Hawker M. James Releases New Single, Music Video for “Falling Out”
March 30, 2018 — Today, Hawker M. James, released his new single and music video for “Falling Out.” The track is the first to come from the folk singer-songwriter in several years. In that lapse of time, Hawker was busy recording and working on several new songs, including “Falling Out” in 2016.
See the “Falling Out” feature on BUFFABLOG!
Hawker M. James is the pseudonym of Mike James (Longwave and The Demos). He emerged quietly as a journeyman songwriter, always an artist in transition, restlessly reacting to his latest move by going off in another direction. With “Falling Out,” Hawker M. James shows us where he’s at now, and gives us a first taste of what to expect from his upcoming album, The Cool Wind.
A few words on “Falling Out”:
A working-class family man sits on a stool in what remains of his mom-and-pop music store, having just recently gone out of business. As he waits for the movers to come and collect the guitars off the wall racks, he picks up a weathered acoustic and starts strumming, wistfully looking back on his own dreams.
If that sounds like a scene straight out of an ‘80s Mellencamp video parody, it gives Hawker M. James a good chuckle too. But it really happened that way. And when the first words to cross James’ lips were “Maybe I don’t have much worth,” he knew he had just uttered the most naked, soul-baring lyric in a career that spans almost two decades.
Like all the iconic anthems that deal with similar subject matter, one cannot resist the upliftment of singing along to “Falling Out,” even as the song hits so painfully close to home — a testament not only to James’ songcraft but also to his newfound affinity for the succinct, ultra-tasteful styles of master tunesmiths like Bob Dylan, Burt Bacharach, and Richard Thompson.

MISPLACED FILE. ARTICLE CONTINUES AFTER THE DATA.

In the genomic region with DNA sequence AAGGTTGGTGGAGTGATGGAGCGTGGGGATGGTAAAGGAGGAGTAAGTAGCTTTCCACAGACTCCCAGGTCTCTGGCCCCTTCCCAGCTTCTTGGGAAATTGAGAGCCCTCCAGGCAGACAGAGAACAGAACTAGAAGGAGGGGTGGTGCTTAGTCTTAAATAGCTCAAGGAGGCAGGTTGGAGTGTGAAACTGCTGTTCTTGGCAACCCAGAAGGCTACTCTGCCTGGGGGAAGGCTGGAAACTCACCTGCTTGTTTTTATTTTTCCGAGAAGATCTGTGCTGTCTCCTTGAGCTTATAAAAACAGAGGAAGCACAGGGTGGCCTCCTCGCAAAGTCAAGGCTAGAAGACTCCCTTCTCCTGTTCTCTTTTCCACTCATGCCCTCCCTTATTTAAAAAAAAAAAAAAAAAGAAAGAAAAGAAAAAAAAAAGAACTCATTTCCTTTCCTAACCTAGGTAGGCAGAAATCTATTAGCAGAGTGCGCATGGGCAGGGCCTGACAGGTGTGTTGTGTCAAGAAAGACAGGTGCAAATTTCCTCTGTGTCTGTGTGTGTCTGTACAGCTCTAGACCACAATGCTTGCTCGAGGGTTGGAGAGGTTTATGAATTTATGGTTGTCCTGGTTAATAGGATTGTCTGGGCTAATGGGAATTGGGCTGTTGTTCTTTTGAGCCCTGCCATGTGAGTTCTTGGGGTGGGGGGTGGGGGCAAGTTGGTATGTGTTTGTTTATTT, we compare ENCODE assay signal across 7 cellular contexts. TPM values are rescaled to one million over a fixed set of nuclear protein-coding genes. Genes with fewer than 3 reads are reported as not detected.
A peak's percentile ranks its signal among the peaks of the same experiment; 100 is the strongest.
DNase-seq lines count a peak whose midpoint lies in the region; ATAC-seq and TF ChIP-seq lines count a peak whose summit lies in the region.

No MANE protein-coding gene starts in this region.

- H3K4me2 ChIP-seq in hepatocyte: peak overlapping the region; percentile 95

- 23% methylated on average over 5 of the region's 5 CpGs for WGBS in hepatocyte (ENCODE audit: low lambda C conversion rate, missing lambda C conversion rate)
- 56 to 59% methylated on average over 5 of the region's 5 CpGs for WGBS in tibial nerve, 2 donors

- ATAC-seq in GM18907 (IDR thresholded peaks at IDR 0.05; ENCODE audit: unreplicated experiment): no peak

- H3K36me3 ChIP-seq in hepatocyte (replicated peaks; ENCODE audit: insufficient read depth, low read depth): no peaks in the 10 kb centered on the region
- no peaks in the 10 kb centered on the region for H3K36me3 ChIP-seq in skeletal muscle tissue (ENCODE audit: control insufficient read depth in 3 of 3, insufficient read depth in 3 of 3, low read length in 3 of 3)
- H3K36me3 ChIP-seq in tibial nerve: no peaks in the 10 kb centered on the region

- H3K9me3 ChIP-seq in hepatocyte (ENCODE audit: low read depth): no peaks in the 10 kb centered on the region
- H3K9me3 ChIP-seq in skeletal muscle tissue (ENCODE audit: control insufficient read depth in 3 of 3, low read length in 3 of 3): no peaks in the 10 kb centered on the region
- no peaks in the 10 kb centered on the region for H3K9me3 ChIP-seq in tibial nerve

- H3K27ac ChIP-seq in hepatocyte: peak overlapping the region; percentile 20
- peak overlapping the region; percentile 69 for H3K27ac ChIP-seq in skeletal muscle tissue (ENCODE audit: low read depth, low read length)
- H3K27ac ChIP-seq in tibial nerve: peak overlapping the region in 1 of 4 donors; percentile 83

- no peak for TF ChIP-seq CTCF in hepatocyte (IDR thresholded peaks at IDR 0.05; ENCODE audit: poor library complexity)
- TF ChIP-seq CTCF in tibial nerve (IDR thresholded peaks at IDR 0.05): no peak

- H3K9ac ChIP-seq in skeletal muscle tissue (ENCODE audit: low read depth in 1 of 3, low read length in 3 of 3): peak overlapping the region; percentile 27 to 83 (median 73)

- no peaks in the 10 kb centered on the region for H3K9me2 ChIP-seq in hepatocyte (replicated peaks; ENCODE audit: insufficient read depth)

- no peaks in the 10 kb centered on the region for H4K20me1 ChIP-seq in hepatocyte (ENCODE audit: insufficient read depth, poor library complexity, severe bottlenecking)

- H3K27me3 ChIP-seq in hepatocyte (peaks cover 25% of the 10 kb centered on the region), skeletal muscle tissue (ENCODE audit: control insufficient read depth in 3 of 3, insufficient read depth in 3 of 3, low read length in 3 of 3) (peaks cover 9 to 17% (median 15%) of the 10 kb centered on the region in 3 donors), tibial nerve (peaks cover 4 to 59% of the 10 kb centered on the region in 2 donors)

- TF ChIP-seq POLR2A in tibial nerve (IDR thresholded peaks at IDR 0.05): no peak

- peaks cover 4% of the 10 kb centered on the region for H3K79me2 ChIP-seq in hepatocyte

Unlike the bulk of his output as the leader/namesake of various solo-vehicle projects (Admirers, Mikey Jukebox, The Mercies, etc), James’ new single “Falling Out” is a picture of economy when it comes to its production. Since childhood, the magic of studio production has gripped James’ imagination as much as the mystique of rock and roll itself.
This time, though, even when strings ever-so-discreetly appear in the bridge section, “Falling Out” remains the most direct song James has ever put out after years spent experimenting with production techniques. When James sings “If we’re good together / there may be other love / but your form is sweeter than the rest” he’s declaring that music is his traveling companion for life, come what may. However much he and music have “falling outs” in their relationship, it’s now more clear than ever that he and music are irrevocably conjoined. So a song borne out of teetering at the precipice of failure becomes a defiant statement of resolve.
“How did I get here?” is a question all of us eventually ask. To be able to put that feeling into song such that it both serves as the main thrust but can also sit back behind the pure joy of the hook is the mark of songwriting seasoning that can only come with age — not to mention a little bit of getting kicked to the ground.
After a brush with the zeitgeist as a member of the dreampop quartet Longwave during the downtown Manhattan explosion that also gave us the Strokes, James packed his bags, returned to his hometown in the upper-western part of the state, bought a house, got married, took a regular job, and re-centered himself by going back to what he’s always done: write songs.
Writing, recording and mixing songs is what James has been doing since high school. He’s written so many songs that he’s filled more shoeboxes and hard drives than he can count. Along the way, lots of them landed on hit TV shows like “New Girl” and “Community”, as James carved out a niche for himself somewhere between bedroom recording and lavish production ambition.
A decisive step into the realm of folk music, “Falling Out” is arguably James’ most fully realized song to date. It is a testament to an almost helpless devotion to one’s craft, one’s muse, or whatever that thing is that just won’t let go. And that’s something we can all relate to whether that thing happens to be music or not.
“It’s not what you claim or make at the end of the course,” James sings. A simple reminder, and one that is all too true.